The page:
2. Get out of your comfort zone – if you’re good at something, congrats! Now…GET OUT! If you’re comfortable in what you’re doing, you’re dead; you won’t grow anymore. Figure out ways to either scale what your doing, train what your doing, or change it in some other way. If there are no changes needed, get out and do something different. Ask yourself, “would you rather be in the minor leagues as the best player for 10 years?” or would you rather jump into the major leagues; you may not be the best in the beginning, but you will get there.
3. It is the manager’s fault if someone is terminated or quits – LOOK in the mirror every time you lose an employee. If you cannot look in the mirror and say, “I’ve done everything in my power to keep this employee”, you’re not a good manager. People don’t leave companies, they leave managers.
4. Treat everyone as if they are your most important client – this means vendors, employees, bosses, etc. Everyone deserves to be treated with respect; you will get more production out of treating people with respect than you will berating them.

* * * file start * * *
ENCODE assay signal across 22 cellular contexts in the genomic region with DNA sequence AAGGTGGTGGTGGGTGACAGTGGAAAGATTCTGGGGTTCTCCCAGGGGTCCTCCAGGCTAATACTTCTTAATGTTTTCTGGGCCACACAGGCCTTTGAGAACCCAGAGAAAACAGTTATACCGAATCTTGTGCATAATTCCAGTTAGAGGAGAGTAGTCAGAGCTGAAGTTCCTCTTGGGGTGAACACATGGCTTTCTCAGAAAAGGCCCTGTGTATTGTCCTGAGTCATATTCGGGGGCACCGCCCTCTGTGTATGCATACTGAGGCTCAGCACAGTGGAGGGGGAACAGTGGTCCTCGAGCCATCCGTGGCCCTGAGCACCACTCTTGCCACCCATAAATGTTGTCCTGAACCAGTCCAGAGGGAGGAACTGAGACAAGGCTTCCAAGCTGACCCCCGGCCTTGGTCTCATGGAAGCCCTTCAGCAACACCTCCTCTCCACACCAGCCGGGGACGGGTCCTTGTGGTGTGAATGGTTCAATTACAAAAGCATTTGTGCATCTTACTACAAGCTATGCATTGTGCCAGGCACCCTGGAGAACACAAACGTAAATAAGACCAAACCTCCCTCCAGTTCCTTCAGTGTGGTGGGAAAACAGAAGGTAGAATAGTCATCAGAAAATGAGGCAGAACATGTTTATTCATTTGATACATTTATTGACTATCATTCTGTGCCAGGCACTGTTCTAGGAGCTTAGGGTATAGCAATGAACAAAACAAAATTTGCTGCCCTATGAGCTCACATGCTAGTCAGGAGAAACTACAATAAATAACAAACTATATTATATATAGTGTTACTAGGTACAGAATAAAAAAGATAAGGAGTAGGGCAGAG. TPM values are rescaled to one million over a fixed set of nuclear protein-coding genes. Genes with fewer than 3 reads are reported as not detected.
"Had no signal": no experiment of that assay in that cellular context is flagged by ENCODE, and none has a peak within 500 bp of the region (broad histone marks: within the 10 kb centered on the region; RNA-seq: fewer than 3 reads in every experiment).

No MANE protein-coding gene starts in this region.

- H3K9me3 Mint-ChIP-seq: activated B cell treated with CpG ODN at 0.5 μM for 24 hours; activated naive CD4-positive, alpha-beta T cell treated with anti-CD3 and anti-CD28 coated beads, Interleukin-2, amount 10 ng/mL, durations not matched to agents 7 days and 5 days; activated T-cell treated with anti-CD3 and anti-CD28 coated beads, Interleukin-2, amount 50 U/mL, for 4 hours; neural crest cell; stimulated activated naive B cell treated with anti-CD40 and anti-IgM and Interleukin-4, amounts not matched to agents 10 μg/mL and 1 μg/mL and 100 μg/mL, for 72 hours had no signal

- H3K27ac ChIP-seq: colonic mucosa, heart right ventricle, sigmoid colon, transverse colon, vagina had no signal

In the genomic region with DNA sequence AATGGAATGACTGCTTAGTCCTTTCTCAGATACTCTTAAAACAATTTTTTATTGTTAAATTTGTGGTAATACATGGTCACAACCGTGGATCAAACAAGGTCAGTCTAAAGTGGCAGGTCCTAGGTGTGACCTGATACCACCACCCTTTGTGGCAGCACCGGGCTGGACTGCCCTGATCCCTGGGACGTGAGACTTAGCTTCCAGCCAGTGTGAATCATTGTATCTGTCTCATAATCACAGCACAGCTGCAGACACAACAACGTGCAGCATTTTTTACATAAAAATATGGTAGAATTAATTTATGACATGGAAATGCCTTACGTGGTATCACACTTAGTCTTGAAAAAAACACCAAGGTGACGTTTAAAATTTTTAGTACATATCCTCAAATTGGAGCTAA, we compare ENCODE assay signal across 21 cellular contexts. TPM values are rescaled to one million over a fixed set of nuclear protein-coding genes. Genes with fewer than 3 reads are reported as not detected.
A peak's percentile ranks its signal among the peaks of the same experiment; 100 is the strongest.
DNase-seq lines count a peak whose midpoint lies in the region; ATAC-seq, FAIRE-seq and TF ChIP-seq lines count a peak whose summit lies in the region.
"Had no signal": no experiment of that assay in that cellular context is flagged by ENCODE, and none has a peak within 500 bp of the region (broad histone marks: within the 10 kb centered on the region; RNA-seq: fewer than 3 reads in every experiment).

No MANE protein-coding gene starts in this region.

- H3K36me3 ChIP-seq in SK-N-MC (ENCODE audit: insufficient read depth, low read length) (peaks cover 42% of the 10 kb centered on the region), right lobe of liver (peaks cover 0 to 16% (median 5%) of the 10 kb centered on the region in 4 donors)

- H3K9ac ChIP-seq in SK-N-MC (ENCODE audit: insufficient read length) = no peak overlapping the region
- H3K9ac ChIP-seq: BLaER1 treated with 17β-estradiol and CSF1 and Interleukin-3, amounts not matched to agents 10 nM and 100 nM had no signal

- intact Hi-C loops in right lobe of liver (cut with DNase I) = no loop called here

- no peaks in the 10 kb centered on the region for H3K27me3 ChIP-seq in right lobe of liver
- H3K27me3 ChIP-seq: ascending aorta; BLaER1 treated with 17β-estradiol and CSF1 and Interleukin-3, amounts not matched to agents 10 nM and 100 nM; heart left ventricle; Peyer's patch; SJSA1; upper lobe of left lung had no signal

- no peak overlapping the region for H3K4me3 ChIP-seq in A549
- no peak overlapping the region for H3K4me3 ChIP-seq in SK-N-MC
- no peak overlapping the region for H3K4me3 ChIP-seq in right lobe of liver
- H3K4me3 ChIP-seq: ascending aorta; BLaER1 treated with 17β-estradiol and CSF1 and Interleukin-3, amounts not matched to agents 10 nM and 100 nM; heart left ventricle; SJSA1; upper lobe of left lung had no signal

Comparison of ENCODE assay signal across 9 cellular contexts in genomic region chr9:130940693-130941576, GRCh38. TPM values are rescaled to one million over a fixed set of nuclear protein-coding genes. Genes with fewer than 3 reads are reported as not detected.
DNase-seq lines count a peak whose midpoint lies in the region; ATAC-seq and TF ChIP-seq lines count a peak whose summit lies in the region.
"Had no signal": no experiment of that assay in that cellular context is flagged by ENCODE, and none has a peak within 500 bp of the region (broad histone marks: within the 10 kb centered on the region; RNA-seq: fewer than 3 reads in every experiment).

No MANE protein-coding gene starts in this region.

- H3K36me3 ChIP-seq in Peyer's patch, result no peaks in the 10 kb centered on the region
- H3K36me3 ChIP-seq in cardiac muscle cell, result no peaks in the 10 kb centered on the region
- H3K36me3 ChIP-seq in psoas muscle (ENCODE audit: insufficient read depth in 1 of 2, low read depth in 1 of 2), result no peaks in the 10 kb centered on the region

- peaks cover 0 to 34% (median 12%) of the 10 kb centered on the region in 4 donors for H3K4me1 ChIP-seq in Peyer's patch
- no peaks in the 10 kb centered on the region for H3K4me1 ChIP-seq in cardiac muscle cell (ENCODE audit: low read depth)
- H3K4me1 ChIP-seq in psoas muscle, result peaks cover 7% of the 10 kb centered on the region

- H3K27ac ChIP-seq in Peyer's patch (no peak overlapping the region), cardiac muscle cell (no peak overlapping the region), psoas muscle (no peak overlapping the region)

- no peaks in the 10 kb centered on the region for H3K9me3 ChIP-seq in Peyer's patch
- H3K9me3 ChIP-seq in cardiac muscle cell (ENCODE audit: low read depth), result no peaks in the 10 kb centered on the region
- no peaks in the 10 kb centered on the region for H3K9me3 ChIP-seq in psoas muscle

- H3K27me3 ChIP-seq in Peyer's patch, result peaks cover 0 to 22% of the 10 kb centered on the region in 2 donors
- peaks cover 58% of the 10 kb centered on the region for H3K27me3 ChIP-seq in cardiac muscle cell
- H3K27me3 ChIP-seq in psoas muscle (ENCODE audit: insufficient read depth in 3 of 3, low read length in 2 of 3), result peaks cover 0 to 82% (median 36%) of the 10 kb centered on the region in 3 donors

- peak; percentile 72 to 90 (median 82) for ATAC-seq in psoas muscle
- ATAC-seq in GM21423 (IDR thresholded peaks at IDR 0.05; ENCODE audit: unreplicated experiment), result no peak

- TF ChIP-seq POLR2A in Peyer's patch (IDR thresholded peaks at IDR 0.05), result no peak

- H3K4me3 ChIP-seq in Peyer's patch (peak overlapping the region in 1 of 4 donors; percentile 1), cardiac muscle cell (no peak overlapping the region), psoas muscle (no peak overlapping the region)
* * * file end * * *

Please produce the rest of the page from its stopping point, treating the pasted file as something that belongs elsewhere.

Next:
5. Don’t waste your time doing something that has been done before. If you’re not innovative, you lose. Developing the same business plan and just “doing it better” is a waste of time; your competition, the company that was there first, will rise up eventually. Do something that has never been done and always have a unique value proposition. It’s all about disruptive technology.
6. Your gut is great for ideas, tests, and innovation. Data is better.
7. Test everything you can make a business case for.
I could go on and on, but that’s not the purpose of this post.
Unfortunately, as with all good things – the relationship came to an end. Since that time, I’ve worked with so many intelligent and innovative people. I take minimal and sometimes do not even charge executives that I would like to work with, simply so I can learn from them.
Interestingly enough, I have yet to find anyone that I want as a ‘mentor’. Not like “before”. Perhaps this is part of growing up? I’m not sure. There are a couple people who I want to take bits and pieces from, but no one I would work for FT to become an all around “better me”.
As with any relationship, I’m beginning to see that I’m “comparing” everyone with the best mentors I’ve ever had. I remember doing the same with boyfriends before I got married…and I remember being told by everyone NOT to do so.
Also analagous to any other relationship, I think the foot prints that were left in my heart and my head from these men will be there forever; and it’s time to move on, take my experiences with them, and build upon them.
What I’m stuck with; Am I getting too “old” to work with people I will learn from so entirely? Do I need to be in the same organization / work with them to do so? More importantly, will a day in business ever go by where I don’t think of my first two mentors?